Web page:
Risk groups

Clinical risk groups

Those with certain long-term conditions should have a flu jab annually. Some health conditions make people more vulnerable to becoming seriously ill if they develop flu. This is why the Department of Health advises the following groups to have a flu jab every year:1

  • CHRONIC LUNG CONDITIONS

    For people with chronic lung conditions, flu can bring on asthma attacks and will make chronic bronchitis much worse. If they get flu, a secondary infection like pneumonia can set in. If they go on to develop pneumonia, the risk of developing further complications could be higher.2

    Some examples of chronic lung conditions include asthma, chronic obstructive pulmonary disease (COPD), bronchitis, emphysema, cystic fibrosis.

  • CHRONIC HEART, KIDNEY, OR LIVER DISEASE

    Changes or abnormalities in heartbeat rhythm may be experienced with flu, which indicates a possible problem with the heart muscles.3 Studies have suggested that people with heart disease are less likely to have a heart attack if they have a flu jab, compared to those that develop flu.4

    For people with chronic kidney disease, contracting flu can make their condition worse.5

    For people with liver disease, contracting flu may increase the likelihood of developing complications or worsen their condition.6

    Some examples of these conditions include chronic heart failure, high blood pressure with heart complications, chronic kidney failure, hepatitis, liver cirrhosis.

  • DIABETES

    The death rate among people with diabetes can increase by between 5% and 15% when there is a flu outbreak.7

    This includes people with both type 1 and type 2 diabetes.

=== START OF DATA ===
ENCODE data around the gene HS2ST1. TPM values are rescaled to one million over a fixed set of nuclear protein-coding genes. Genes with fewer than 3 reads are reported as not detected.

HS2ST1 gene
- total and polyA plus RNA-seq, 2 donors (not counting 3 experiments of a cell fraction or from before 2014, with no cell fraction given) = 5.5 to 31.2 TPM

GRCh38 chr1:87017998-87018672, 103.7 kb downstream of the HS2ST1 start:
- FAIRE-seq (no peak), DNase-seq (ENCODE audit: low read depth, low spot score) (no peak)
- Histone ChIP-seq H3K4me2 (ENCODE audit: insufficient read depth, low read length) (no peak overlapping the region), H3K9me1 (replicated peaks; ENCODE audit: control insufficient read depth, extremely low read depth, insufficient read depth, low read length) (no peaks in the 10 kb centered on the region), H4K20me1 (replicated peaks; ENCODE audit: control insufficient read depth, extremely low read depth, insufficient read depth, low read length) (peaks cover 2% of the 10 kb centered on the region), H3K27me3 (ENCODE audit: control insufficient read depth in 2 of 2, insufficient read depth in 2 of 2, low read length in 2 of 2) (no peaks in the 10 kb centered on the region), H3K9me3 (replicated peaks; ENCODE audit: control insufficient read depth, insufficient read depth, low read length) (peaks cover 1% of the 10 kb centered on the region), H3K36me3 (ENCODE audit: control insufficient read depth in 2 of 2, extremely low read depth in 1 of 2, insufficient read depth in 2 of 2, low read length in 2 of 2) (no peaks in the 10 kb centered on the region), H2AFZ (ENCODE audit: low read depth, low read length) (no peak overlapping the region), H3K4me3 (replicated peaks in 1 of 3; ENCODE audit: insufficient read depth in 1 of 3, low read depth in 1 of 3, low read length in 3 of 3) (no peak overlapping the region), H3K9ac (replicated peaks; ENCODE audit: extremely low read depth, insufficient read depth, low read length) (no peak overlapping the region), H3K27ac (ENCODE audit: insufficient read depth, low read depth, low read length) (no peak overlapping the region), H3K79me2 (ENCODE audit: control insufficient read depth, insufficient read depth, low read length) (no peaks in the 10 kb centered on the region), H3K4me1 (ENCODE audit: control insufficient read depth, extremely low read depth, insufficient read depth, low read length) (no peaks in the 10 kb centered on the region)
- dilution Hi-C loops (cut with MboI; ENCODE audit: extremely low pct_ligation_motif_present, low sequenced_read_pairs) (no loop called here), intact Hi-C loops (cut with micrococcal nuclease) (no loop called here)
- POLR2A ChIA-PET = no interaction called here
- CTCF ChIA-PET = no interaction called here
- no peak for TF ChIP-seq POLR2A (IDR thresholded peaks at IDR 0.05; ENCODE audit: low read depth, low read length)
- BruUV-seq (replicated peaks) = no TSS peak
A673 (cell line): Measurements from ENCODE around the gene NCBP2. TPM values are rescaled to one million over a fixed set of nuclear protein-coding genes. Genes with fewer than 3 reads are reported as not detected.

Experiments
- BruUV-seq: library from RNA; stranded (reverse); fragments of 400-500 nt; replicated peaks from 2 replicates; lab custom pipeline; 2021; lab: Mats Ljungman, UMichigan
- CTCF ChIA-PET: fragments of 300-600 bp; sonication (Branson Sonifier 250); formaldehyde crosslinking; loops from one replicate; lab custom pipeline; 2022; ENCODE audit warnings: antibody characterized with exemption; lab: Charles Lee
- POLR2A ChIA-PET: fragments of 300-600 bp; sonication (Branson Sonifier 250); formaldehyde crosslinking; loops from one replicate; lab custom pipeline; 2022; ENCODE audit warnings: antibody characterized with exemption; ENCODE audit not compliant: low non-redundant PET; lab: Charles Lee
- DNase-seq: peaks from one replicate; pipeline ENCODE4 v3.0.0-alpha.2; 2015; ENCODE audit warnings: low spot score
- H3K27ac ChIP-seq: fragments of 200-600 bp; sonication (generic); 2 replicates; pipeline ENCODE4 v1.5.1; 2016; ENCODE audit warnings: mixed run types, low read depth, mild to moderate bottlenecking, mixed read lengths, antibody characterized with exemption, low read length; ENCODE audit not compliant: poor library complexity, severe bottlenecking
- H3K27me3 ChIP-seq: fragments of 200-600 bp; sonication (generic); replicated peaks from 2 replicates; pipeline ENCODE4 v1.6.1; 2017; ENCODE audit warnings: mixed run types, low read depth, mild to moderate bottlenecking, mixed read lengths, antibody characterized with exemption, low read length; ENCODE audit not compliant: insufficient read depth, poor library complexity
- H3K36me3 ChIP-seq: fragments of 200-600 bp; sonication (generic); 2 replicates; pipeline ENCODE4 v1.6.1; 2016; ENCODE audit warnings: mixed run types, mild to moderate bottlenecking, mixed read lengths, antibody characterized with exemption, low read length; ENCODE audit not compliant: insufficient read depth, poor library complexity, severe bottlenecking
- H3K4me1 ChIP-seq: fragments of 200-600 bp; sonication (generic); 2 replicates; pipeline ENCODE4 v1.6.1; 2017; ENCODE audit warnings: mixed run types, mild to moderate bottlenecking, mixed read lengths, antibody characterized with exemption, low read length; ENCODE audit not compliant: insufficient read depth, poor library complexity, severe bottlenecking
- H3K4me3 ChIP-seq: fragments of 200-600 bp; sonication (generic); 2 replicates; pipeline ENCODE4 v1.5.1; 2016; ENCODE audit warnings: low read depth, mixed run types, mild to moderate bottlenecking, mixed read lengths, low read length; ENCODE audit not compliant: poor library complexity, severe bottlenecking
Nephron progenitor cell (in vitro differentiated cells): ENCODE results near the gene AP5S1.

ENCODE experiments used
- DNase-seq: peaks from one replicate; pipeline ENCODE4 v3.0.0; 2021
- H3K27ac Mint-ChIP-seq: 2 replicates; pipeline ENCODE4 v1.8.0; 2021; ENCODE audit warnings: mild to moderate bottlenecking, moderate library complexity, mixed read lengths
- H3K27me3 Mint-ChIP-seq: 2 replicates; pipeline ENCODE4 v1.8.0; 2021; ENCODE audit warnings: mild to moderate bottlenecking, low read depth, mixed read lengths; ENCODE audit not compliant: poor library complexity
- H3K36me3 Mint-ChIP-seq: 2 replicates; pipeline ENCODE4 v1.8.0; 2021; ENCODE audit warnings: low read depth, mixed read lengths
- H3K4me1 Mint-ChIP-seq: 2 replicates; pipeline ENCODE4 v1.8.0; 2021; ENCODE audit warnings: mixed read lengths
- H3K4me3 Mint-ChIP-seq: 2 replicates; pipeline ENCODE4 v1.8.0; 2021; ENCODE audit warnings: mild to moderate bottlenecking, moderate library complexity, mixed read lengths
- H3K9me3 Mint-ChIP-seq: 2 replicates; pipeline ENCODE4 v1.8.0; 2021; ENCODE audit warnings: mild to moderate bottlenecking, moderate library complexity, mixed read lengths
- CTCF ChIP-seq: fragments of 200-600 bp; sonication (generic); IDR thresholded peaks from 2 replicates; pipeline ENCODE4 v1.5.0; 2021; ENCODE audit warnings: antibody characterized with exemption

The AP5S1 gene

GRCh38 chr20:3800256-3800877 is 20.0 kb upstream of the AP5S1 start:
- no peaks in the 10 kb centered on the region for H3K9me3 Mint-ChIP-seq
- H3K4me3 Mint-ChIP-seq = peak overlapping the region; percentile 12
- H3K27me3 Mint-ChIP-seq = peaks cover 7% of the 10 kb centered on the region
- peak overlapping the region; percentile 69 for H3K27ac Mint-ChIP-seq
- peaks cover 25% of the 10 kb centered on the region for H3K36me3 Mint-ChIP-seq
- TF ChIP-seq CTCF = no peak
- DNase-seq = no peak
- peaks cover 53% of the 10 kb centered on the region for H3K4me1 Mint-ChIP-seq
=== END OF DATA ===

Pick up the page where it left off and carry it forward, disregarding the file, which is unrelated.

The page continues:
• LOW IMMUNE SYSTEM

    If someone is receiving chemotherapy or steroid treatment, have no spleen, or if they have HIV/AIDS, their immune system is already considerably weakened. Contracting flu will further reduce their capacity to fight infections.1

    This includes people whose immune system has been affected by illness (such as HIV), by the absence of a spleen or a spleen that does not work correctly, or by treatment such as chemotherapy or steroid treatment.

  • NEUROLOGICAL CONDITIONS

    There is evidence that receiving the annual flu jab reduces the risk of a stroke in patients with a history of stroke.8

    Some examples of people with these conditions include stroke and transient ischaemic attack (TIA).

For people with chronic lung conditions, flu can bring on asthma attacks and will make chronic bronchitis much worse. If they get flu, a secondary infection like pneumonia can set in. If they go on to develop pneumonia, the risk of developing further complications could be higher.2

Some examples of chronic lung conditions include asthma, chronic obstructive pulmonary disease (COPD), bronchitis, emphysema, cystic fibrosis.

Changes or abnormalities in heartbeat rhythm may be experienced with flu, which indicates a possible problem with the heart muscles.3 Studies have suggested that people with heart disease are less likely to have a heart attack if they have a flu jab, compared to those that develop flu.4

For people with chronic kidney disease, contracting flu can make their condition worse.5

For people with liver disease, contracting flu may increase the likelihood of developing complications or worsen their condition.6

Some examples of these conditions include chronic heart failure, high blood pressure with heart complications, chronic kidney failure, hepatitis, liver cirrhosis.

The death rate among people with diabetes can increase by between 5% and 15% when there is a flu outbreak.7

This includes people with both type 1 and type 2 diabetes.

If someone is receiving chemotherapy or steroid treatment, have no spleen, or if they have HIV/AIDS, their immune system is already considerably weakened. Contracting flu will further reduce their capacity to fight infections.1

This includes people whose immune system has been affected by illness (such as HIV), by the absence of a spleen or a spleen that does not work correctly, or by treatment such as chemotherapy or steroid treatment.

There is evidence that receiving the annual flu jab reduces the risk of a stroke in patients with a history of stroke.8

Some examples of people with these conditions include stroke and transient ischaemic attack (TIA).